During our retirement, one of the goals we have is to do everything possible to ensure that our nieces and nephews (and great-nieces and great-nephews) have the opportunity for higher education. We both feel strongly that our college education helped us get to where we are today, and our way of giving back is to ensure that the opportunity is provided and encouragement is given.
Right now, we are blessed to have two in college - Clay (Callie's son) at the Savannah College of Art & Design (SCAD) in Savannah, Georgia and Tiffany (Ruth Ann's granddaughter) at Front Range Community College (FRCC) in Fort Collins, Colorado. Our trip (Cary, Lota & Ruth Ann) to Colorado was to get Tiffany moved from her summer job and living quarters at Shambhala Mountain Center at Red Feather Lakes to an apartment in Fort Collins. We also took Nancy's red Escape (the great car trade started with us trading in our BMW for a small Lexus Hybrid SUV and giving our gray Escape to Nancy) to give to Tiffany. So the photos below tell some of the story of our trip -- but you might benefit from knowing a little more about Shambhala (which we knew nothing about before we arrived).
Tiffany first heard about Shambhala when she had graduated from high school, and needed some space between her difficult childhood and starting her life as an adult. Tiffany is not a practicing Buddhist, but she appreciated the quiet solitude and genuine peace that exists in Shambhala environment. Here's some Wikipedia info about Shambhala:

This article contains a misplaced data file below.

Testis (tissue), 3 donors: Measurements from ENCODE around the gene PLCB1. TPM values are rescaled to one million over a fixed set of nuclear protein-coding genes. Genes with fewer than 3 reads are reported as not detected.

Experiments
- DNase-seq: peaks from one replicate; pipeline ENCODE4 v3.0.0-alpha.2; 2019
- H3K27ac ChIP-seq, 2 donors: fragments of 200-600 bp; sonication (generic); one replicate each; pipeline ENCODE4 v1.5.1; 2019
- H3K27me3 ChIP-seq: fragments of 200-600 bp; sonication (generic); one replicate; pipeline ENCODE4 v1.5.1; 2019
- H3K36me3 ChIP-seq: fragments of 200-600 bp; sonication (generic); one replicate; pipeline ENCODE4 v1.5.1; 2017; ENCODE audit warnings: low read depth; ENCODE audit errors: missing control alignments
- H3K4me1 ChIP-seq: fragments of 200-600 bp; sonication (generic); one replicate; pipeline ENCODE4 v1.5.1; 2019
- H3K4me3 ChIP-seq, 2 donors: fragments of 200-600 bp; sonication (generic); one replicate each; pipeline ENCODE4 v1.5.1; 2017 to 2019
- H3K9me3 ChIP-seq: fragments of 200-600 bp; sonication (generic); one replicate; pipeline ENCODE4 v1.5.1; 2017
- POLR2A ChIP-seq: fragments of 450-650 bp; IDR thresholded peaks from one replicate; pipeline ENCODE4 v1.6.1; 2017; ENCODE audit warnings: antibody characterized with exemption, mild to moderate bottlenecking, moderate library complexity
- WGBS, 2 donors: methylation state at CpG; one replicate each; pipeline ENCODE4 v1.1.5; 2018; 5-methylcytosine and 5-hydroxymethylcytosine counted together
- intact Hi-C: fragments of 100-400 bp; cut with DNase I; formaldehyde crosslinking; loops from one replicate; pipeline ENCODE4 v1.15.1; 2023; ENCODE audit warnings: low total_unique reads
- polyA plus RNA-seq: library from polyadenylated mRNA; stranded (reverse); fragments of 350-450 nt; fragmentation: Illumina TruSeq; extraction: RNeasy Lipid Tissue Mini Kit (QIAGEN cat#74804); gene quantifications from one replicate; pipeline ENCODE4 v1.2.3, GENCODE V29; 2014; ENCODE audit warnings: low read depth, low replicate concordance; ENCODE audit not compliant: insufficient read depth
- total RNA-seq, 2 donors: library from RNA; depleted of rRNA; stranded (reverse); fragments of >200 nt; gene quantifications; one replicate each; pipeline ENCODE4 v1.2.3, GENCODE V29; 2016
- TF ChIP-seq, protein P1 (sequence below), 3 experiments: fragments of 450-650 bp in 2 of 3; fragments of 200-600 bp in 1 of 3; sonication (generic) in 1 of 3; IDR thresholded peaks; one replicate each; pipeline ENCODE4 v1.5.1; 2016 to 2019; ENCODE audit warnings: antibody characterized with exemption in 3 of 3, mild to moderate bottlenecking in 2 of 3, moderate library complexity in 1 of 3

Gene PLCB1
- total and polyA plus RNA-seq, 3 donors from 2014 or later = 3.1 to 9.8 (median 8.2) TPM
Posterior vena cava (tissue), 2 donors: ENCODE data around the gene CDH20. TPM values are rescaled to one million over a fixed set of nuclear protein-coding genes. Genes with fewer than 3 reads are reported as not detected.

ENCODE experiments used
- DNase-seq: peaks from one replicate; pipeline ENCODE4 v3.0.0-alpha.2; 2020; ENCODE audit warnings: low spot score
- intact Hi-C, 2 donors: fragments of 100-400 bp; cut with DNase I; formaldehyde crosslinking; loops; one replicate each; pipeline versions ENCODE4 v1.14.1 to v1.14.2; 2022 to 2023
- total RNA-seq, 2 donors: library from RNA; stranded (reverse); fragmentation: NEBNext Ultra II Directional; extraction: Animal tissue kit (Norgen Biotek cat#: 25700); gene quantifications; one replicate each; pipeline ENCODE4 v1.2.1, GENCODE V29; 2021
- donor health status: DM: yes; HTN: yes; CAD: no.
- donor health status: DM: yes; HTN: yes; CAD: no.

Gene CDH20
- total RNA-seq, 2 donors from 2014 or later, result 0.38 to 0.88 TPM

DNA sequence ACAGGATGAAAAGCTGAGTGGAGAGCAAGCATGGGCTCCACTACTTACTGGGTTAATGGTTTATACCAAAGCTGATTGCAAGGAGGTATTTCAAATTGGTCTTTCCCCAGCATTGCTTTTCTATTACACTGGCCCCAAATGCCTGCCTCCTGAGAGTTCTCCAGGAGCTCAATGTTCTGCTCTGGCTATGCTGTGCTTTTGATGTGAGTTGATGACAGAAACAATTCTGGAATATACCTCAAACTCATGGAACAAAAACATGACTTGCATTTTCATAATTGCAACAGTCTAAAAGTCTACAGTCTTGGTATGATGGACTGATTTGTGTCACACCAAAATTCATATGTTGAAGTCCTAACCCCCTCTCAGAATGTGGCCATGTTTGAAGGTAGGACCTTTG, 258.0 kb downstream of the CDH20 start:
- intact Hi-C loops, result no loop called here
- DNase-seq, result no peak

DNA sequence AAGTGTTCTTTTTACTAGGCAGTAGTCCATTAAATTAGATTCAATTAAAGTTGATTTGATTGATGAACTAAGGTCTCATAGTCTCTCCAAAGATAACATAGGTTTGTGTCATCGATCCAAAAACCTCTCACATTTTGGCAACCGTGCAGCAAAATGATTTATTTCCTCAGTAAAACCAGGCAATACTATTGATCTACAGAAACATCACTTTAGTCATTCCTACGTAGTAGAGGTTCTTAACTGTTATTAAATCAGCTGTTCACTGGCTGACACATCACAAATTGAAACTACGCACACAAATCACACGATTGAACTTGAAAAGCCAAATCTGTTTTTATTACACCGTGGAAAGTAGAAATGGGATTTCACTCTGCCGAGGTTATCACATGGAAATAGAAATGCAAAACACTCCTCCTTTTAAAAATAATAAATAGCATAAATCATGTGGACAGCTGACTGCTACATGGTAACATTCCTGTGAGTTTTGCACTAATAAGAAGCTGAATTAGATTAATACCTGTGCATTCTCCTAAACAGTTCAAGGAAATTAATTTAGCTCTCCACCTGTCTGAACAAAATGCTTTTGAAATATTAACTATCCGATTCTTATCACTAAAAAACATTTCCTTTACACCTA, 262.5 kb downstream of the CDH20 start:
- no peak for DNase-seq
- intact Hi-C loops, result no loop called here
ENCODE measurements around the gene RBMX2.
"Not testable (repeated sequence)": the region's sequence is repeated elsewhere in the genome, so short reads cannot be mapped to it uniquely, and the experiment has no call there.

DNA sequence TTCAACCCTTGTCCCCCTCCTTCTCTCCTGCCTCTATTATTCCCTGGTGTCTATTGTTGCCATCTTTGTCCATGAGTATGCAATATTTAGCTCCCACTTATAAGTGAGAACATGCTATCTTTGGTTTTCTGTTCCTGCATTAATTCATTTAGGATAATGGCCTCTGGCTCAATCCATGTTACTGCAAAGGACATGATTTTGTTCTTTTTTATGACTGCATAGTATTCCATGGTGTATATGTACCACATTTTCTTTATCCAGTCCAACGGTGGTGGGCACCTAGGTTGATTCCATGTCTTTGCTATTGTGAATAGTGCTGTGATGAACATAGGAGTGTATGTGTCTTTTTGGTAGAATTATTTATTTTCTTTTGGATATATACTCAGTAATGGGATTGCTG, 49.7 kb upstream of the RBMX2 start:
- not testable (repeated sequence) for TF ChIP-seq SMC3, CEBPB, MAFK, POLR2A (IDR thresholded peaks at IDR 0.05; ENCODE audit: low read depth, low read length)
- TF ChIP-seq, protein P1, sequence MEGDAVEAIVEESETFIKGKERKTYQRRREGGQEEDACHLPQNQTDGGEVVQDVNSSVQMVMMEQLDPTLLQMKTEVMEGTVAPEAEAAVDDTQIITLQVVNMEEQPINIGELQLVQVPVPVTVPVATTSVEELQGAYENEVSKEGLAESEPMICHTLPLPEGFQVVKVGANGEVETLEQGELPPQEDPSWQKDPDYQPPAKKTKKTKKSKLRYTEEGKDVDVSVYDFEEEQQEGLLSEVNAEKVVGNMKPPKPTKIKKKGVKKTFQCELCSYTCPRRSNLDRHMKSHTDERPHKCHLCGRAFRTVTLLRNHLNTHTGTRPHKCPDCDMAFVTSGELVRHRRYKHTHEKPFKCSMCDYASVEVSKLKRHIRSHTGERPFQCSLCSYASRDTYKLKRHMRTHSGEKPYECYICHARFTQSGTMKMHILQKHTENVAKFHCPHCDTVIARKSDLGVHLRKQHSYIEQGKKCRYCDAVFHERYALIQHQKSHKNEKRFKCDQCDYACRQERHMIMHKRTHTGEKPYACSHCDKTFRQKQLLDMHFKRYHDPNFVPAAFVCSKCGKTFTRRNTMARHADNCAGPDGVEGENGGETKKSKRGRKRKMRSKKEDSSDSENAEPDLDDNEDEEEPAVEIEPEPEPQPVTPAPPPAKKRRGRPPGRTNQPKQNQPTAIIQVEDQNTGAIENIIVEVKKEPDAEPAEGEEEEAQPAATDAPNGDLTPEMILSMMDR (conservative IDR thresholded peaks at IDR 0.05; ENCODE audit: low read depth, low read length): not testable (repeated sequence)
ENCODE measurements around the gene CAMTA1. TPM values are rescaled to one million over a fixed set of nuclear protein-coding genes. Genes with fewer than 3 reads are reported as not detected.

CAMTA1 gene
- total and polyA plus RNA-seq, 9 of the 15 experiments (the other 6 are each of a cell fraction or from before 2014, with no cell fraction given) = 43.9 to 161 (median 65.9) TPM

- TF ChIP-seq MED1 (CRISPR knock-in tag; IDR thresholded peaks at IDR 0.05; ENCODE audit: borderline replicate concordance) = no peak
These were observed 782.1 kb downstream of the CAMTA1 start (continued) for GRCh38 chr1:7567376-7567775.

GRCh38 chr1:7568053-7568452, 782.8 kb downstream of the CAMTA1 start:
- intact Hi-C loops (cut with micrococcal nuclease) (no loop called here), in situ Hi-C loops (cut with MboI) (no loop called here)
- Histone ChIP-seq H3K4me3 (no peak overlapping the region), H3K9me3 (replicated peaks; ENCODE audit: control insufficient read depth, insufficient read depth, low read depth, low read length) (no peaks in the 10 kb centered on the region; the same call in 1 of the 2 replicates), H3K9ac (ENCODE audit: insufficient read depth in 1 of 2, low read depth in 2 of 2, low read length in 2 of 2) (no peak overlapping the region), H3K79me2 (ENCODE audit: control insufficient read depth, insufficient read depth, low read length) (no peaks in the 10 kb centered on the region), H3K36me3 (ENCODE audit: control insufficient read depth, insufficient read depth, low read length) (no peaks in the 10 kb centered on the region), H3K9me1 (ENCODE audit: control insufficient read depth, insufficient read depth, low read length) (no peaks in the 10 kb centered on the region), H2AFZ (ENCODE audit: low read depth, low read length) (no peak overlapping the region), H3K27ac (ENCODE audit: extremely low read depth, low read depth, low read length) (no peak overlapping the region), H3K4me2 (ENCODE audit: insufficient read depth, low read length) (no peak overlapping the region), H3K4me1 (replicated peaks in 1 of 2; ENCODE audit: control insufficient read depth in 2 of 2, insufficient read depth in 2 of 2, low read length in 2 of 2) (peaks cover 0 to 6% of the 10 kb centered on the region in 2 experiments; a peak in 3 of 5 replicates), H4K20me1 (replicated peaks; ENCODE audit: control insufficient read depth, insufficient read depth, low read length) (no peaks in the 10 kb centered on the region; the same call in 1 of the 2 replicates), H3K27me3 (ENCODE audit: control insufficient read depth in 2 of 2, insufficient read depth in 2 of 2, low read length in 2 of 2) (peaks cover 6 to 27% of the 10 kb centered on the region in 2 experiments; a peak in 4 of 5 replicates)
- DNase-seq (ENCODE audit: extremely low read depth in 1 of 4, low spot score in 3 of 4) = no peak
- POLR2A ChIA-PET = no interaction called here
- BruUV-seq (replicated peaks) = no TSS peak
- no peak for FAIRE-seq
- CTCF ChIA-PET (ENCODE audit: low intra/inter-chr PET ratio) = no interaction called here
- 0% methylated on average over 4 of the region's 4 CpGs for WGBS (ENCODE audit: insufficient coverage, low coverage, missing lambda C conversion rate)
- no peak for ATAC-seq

The Shambhala Mountain Center was founded in 1970 at Red Feather Lakes, Colorado. The founder, named Trungpa, arrived in 1971 with a number of students from Vermont. The property is nestled on 600 acres of grassy fields, forest, ponds, and streams. The center boasts 35,000 square feet of building space for meditation, dharma talks, programs, and living quarters. The center hosts regular Shambhala Training programs as well as yoga instruction, leadership training, children's programs, and retreats, which last from a week to several months. Following the death of Trungpa in 1987, his followers began a fourteen-year process of building a stupa at the Shambhala Mountain Center. Completed in August 2001, The Great Stupa of Dharmakaya reaches 108 feet and is open to visitors daily. The Great Stupa is the largest and most elaborate example of Buddhist sacred architecture in North America. In Tibetan Buddhist tradition, Shambhala is a mythical kingdom hidden somewhere in Tibet. Shambhala is a Sanskrit term meaning self-benefited or self-powered. Commonly it is understood to be a "place of peace/tranquility/happiness". Shambhala is believed to be a society where all the inhabitants are enlightened.
With an ultimate design to attend Colorado State (in Fort Collins), Tiffany is getting her basics out of the way at Front Range Community College while she establishes residency in Colorado. We are so proud of her, and are excited about her future prospects.